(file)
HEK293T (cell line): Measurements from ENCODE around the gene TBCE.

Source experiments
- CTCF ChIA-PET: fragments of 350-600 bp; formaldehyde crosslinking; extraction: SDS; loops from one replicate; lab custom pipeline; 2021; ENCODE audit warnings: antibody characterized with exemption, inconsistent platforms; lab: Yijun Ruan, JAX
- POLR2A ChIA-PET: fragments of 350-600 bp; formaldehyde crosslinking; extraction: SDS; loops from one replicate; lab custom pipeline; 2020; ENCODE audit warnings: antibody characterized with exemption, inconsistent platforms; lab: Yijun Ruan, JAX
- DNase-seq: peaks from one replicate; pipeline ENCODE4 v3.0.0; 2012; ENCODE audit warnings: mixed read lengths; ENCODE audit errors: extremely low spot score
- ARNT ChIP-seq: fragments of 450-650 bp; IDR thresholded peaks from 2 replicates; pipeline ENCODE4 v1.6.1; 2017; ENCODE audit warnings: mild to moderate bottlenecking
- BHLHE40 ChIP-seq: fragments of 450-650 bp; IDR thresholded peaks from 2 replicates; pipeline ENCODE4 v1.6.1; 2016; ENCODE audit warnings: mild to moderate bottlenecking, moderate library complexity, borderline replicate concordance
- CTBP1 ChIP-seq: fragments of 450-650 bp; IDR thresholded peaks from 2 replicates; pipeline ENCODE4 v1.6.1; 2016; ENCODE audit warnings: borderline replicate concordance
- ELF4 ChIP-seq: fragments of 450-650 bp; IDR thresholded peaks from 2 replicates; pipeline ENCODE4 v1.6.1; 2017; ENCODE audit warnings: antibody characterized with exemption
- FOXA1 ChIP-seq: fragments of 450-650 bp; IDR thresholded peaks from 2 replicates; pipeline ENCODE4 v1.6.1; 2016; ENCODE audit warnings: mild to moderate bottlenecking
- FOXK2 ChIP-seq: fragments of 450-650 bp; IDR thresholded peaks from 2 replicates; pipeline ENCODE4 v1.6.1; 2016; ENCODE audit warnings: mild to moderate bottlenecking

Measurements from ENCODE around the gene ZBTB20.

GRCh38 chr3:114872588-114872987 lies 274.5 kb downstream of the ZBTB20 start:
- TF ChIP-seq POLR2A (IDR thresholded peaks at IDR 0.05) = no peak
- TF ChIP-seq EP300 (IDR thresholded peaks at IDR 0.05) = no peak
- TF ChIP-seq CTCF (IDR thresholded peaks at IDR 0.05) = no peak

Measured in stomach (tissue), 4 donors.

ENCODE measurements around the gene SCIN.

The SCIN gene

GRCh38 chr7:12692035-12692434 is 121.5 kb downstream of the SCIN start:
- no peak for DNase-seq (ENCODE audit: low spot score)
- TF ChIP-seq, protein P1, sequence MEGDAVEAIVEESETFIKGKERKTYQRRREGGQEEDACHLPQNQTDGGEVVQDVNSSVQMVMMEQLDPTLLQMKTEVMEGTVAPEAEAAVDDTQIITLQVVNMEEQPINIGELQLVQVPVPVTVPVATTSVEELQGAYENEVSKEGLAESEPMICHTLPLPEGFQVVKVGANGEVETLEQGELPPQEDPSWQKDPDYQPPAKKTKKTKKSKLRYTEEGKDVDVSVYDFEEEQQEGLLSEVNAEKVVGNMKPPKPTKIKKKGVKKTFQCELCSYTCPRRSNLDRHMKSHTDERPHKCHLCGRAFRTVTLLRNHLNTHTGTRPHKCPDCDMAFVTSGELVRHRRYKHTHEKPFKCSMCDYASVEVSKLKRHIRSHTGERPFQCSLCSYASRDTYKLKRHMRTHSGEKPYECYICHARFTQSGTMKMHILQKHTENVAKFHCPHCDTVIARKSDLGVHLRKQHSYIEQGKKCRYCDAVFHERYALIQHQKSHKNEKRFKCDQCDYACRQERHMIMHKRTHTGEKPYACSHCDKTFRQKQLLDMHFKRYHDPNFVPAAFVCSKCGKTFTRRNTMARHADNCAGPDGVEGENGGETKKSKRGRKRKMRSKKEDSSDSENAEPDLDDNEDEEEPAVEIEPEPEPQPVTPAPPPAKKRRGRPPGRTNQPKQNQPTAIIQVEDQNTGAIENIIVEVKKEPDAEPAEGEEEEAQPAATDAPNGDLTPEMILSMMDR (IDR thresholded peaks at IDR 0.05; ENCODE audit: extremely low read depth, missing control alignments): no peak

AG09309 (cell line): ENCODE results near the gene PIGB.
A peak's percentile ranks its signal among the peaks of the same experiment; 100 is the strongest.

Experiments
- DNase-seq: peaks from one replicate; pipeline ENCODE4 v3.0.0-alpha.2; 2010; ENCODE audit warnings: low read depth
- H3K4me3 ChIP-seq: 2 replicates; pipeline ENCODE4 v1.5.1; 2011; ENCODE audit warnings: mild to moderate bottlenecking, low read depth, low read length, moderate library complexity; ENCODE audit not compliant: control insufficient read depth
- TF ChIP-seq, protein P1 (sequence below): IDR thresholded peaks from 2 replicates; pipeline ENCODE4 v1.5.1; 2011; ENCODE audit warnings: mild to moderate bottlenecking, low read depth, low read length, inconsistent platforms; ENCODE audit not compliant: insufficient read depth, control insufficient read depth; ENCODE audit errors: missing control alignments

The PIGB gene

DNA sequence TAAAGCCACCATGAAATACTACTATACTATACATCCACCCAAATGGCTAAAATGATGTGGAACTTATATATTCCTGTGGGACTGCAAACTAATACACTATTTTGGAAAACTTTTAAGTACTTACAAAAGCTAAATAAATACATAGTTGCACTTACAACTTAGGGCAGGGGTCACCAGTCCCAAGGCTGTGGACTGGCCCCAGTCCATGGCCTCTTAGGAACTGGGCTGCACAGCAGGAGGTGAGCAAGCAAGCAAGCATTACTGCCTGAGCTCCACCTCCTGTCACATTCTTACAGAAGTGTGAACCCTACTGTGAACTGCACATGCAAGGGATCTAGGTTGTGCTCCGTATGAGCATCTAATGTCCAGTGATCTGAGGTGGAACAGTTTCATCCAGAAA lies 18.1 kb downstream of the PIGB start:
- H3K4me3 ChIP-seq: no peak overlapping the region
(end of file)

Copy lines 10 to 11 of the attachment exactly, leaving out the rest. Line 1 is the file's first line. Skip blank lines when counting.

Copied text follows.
- FOXA1 ChIP-seq: fragments of 450-650 bp; IDR thresholded peaks from 2 replicates; pipeline ENCODE4 v1.6.1; 2016; ENCODE audit warnings: mild to moderate bottlenecking
- FOXK2 ChIP-seq: fragments of 450-650 bp; IDR thresholded peaks from 2 replicates; pipeline ENCODE4 v1.6.1; 2016; ENCODE audit warnings: mild to moderate bottlenecking